Then, trees can teach us to listen differently, to see differently, to perceive differently, to feel differently, to live differently.
What is important is that seeing trees—not only as trees, but as collaborators, neighbors, givers — allows us to view our own communities and ourselves in a different light. Telepathy is about feeling at a distance, and this is what is required when we attempt to communicate with and listen to anyone who is not your own self. To go further, perhaps it isn’t just telepathy that is required, but clairvoyance. Clairvoyance (“clear vision”) isn’t just about the ability to perceive events in the future. Because the past and future collide so loudly in the present, clairvoyance, in this moment of the speculative present, is also the ability to perceive events that are happening right in front of you, the invisible and spectral gestures of the present, all that is imperceptible or “unknowable.” Do we ever stop conjuring ghosts? Even still, why don’t we listen?
Because I don’t yet fully understand the extent of the telepathy between plants, I water the small patch of moss I am growing on a stone in my bathroom according to the weather patterns outside. On rainy days, I generously drench it with water. On sunny days, just a spritz to mimic the morning dew. When I am traveling, I ask my sister to water the moss while I am gone, just as I also ask her and my father to take care of my dogs while I am gone. If the moss can perceive what is happening outside, or if it is able to communicate with its comrades just on the other side of the window, I want it to feel in synchronicity with its community. So far, it seems to be thriving and is already growing new shoots.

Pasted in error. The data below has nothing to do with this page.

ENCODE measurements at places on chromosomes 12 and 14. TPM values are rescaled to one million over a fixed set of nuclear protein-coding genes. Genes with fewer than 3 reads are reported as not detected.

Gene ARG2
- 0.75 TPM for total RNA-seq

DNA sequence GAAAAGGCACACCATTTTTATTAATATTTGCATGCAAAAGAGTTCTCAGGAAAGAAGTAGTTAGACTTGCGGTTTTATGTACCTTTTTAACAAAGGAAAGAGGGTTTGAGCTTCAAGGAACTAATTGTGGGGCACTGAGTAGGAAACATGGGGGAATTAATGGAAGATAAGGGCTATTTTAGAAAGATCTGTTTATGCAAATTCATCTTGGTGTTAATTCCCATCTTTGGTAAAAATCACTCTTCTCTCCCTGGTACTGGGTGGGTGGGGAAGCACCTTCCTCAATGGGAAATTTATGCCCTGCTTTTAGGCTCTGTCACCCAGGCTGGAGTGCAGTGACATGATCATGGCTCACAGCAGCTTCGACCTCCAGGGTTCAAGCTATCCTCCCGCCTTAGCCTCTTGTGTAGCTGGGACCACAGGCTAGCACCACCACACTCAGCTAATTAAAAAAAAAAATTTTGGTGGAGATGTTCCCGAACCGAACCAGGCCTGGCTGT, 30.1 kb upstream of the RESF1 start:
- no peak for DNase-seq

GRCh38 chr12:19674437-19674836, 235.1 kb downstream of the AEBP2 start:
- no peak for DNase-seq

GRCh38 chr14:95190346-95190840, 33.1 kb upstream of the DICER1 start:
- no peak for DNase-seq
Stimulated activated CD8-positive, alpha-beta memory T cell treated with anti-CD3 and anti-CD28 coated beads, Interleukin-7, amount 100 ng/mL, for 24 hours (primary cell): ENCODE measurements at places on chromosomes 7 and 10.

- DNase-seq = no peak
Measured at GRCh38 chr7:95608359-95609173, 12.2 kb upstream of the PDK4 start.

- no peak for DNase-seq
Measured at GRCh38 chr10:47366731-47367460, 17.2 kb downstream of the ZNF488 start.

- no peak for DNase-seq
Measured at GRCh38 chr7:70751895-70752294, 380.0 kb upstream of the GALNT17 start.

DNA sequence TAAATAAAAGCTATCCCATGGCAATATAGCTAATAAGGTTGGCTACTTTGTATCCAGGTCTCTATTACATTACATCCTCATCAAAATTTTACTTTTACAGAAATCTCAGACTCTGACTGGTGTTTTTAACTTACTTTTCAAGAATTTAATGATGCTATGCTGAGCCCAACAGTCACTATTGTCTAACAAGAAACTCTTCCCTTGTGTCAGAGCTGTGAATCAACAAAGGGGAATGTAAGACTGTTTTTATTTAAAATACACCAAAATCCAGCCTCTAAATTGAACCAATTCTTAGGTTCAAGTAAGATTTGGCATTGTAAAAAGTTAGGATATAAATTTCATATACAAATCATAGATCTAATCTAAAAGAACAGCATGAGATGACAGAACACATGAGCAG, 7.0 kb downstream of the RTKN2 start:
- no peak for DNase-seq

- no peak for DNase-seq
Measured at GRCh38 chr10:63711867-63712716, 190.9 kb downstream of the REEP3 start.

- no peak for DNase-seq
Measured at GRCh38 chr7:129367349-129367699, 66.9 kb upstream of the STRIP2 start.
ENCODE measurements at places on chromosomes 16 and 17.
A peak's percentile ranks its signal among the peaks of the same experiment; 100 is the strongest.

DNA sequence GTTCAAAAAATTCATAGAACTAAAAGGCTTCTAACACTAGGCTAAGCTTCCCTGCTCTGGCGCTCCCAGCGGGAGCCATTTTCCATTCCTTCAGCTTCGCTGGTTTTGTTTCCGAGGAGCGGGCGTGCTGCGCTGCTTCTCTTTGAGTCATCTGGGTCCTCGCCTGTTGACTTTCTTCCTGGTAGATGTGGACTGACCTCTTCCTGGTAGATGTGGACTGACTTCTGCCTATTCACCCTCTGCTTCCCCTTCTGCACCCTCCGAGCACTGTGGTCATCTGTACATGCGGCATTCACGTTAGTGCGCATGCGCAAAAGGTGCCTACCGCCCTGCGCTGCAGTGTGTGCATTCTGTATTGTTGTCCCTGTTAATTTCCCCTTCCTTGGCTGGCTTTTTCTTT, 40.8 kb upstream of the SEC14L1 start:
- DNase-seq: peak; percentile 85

There are many things to say about moss, but perhaps I could just point you to Robin Wall Kimmerer’s wonderful book, Gathering Moss, in which I learned about, through moss, adaptation, in-between states, resiliency, compassion, learning to see, and giving thanks.